Nutrient: Any substance assimilated by living things that promotes growth. The term is generally applied to nitrogen and phosphorus in wastewater, but is also applied to other essential and trace elements.
Nutrient pollution: Contamination of water resources by excessive inputs of nutrients. In surface waters, excess algal production is a major concern.
Perennial: A plant that lives three or more years.
Permeable surfaces: Areas characterized by materials that allow stormwater to infiltrate the underlying soils (e.g., soil covered by vegetated areas).
Pesticides: Chemical agents used to destroy pests.
Pine: A conifer that bears its needles in clusters of two, three, or five. The term pine is often misused to describe any large conifer.
Pollutant: A waste material that contaminates air, soil, or water. Sediment, nutrients, and toxic chemicals are considered the major groups of pollutants contributing to the deterioration of the Chesapeake Bay ecosystem.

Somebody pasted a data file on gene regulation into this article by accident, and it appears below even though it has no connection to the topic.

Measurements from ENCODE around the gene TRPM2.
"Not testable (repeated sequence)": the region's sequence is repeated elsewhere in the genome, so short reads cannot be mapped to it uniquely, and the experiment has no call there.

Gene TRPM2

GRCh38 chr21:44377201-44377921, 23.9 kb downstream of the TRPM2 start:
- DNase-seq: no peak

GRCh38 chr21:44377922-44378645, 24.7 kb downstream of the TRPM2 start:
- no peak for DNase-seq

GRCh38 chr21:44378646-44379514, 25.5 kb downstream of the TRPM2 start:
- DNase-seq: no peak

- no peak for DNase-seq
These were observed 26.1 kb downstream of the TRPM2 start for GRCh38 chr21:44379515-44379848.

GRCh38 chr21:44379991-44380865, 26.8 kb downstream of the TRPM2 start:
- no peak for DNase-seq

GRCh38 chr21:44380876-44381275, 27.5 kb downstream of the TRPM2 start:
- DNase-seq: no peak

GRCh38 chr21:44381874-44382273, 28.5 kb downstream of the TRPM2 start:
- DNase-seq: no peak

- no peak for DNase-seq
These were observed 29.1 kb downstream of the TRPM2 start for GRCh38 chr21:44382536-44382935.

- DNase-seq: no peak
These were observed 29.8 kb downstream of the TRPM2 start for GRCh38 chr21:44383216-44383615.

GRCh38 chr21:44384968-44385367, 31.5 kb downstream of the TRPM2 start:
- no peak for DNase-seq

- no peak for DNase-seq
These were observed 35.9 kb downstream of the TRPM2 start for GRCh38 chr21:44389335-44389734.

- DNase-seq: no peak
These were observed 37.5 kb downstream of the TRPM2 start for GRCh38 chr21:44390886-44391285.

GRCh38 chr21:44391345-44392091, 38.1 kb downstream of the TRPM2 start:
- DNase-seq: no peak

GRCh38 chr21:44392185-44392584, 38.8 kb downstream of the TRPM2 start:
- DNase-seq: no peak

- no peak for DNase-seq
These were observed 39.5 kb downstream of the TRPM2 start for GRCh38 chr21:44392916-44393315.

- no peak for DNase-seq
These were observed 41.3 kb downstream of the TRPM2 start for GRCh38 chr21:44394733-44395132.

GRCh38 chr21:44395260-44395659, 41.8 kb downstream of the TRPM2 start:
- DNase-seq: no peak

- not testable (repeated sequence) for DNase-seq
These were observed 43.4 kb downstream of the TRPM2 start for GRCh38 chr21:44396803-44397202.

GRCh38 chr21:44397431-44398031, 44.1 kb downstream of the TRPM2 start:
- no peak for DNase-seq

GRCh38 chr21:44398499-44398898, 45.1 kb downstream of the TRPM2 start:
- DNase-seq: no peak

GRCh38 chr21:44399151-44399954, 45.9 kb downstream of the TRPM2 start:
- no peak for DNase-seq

Rain garden: Low-lying saucer-shaped garden (as opposed to bowl shape) that has absorbent soils which temporarily collects stormwater runoff, usually from a roof, pavement, or other impervious surface, and allows it to slowly percolate into the soil. This provides flood control, groundwater recharge, and water-cooling benefits, while the plants, soils, and associated microorganisms remove many types of pollutants—such as pesticides, oils, metals, and other contaminants—from stormwater runoff.
Restoration of habitat: The process of returning habitat to a close approximation of its historic, natural condition. This can include using nativeplants in conditions that might be found in nature, in order to provide wildlife with their essential needs.
Riparian: Related to the banks of a river or stream.
Shrub: A plant that grows less than 20 feet high and may have one or many trunks or stems protruding from the ground.